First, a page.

This plan came into question when we heard that the weather further north was predicted to deteriorate over the next day. Being cautious, we decided to spend the next night in Chamela to try to sort out the weather forecast and our next move. The trip to Chamela was idyllic, with 10-15 knots of wind on our beam and we had a chance to try out Joel's Hydrovane as well as his watermaker.

After analyzing numerous weather reports relayed to us by Kim and received by radio we decided to head North the next morning to round Cabo Corrientes and head into Banderas Bay enroute to Puerto Vallarta. Cabo Corrientes is notorious for bad weather conditions, but all weather reports we received suggested a mild to moderate headwinds.

As we left Chamela we had a great show from 2 whales who decided to follow us for a while and perform great tricks for us. About mid-afternoon the winds started to pick up and accelerated throughout the rest of the day. By 7:00 we had sustained 30-35 knot winds on our nose and 8-10 foot seas. Under these conditions motoring upwind was impossible so we sailed to weather, often taking blue water over the dodger and into the cockpit. Although the conditions were severe, with 2 reefs in the main and a partially rolled headsail the boat performed comfortably. These conditions persisted to midnight, when the winds settled down to a mere 20 knots. That was when the autopilot quit working, leaving us to hand sail for the rest of the trip. Did we mention what a good friend Tom is?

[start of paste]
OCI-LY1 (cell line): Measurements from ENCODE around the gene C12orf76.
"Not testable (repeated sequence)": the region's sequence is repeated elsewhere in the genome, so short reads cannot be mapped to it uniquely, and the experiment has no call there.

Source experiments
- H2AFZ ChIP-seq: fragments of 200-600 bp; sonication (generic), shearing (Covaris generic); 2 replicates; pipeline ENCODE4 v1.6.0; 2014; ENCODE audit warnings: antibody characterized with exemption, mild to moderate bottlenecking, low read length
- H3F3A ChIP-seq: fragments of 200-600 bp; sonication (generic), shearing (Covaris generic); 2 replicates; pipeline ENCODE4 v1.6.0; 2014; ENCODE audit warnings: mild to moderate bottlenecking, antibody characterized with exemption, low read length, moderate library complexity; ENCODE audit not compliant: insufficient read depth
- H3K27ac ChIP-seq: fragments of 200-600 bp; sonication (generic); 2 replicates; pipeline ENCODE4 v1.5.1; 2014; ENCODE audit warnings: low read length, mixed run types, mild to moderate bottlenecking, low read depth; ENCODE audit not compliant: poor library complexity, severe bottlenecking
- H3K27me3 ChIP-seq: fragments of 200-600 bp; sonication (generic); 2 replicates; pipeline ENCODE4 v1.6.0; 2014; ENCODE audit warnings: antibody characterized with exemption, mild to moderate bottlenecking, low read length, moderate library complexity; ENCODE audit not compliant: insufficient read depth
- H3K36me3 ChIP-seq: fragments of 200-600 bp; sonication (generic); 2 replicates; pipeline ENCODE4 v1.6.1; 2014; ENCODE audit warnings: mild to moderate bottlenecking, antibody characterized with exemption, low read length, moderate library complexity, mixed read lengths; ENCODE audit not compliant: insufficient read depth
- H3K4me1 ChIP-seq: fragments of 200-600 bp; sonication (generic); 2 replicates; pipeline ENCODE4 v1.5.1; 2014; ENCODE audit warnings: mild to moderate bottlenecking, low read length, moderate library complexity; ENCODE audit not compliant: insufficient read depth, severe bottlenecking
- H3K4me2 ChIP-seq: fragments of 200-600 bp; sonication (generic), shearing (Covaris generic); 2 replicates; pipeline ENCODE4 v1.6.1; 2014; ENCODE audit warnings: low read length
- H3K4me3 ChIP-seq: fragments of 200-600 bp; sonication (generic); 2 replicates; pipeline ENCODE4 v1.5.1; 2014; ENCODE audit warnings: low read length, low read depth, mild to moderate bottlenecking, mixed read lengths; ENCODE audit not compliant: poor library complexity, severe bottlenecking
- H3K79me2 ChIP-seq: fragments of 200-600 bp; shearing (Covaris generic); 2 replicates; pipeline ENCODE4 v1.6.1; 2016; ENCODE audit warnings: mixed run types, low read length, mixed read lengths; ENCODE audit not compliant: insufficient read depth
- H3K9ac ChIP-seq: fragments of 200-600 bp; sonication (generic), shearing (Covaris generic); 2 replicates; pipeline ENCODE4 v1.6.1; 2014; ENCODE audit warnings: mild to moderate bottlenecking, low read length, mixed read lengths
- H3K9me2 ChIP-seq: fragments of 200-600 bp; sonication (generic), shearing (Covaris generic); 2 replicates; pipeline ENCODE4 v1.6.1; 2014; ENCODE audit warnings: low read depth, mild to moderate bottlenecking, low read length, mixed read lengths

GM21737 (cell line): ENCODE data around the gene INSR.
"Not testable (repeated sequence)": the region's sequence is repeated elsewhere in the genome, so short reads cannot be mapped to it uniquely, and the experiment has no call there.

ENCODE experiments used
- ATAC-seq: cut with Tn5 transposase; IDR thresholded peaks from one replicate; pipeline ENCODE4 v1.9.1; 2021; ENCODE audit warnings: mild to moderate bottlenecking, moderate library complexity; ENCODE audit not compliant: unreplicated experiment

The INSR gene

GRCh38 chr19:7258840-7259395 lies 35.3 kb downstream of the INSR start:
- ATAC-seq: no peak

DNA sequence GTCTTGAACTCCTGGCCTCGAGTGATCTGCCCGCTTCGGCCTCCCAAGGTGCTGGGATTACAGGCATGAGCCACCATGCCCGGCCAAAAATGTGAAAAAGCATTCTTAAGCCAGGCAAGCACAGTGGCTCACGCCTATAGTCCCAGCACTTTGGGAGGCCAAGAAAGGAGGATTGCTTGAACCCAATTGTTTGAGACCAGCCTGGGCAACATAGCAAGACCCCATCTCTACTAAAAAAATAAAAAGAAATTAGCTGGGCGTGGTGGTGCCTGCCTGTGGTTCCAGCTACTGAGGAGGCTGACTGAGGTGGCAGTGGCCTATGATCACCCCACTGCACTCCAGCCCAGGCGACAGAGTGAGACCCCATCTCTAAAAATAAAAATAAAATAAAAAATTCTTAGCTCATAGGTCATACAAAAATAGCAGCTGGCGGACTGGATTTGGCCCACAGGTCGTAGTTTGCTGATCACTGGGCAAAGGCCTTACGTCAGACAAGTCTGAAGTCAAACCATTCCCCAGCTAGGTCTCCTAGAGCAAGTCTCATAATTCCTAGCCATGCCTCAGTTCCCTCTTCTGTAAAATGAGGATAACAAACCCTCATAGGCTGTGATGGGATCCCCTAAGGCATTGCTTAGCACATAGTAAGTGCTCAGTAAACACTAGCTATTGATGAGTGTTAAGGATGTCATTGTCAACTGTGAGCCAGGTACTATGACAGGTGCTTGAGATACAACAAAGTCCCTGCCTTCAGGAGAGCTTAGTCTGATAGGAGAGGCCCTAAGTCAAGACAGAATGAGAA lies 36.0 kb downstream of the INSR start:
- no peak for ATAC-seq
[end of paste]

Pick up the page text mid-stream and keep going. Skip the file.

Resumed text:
We finally arrived at Paradise Village Marina at about 10:00am, tired and damp, with the boat which must have surely been feeling the same way. This final leg of the trip should have taken 15 hours but our bash spread out to a 22 hour slog .

After a quick shower we both hit the sack (Tom was a bit luckier than Joel, as he got to escape to a dry boat with dry sheets). Joel spent the next week drying out his boat, and Tom spent the next week getting over a cold he acquired during the trip. There is great truth to the old saying 'Gentlemen Don't Sail Upwind' !